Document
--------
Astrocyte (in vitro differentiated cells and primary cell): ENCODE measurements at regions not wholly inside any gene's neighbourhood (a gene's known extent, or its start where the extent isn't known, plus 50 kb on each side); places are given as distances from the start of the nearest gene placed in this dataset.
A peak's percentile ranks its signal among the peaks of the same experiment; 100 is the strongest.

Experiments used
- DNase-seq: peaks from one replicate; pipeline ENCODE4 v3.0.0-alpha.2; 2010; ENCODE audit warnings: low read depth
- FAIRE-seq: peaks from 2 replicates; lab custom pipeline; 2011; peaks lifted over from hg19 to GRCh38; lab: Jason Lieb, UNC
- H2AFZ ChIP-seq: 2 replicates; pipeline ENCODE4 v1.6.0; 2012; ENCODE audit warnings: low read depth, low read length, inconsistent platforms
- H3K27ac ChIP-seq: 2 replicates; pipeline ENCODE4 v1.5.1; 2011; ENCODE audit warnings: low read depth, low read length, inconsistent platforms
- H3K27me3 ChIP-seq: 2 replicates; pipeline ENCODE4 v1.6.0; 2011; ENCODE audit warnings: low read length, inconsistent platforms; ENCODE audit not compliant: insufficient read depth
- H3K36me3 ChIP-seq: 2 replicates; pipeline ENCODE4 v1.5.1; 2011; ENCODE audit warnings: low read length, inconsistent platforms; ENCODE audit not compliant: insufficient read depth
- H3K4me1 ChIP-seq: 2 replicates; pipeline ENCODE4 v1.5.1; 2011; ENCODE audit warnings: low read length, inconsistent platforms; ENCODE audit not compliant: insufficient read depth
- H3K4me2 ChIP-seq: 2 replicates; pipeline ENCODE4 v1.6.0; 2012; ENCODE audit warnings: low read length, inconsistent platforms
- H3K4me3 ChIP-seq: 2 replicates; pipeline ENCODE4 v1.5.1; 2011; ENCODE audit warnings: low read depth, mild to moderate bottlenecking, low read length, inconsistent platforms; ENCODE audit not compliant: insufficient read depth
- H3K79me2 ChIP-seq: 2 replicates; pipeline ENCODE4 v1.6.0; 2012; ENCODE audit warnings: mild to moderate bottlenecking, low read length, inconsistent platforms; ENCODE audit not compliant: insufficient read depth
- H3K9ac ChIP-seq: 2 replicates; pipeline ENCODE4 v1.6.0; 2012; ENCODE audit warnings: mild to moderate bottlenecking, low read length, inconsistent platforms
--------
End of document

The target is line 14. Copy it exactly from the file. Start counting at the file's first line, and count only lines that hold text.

- H3K9ac ChIP-seq: 2 replicates; pipeline ENCODE4 v1.6.0; 2012; ENCODE audit warnings: mild to moderate bottlenecking, low read length, inconsistent platforms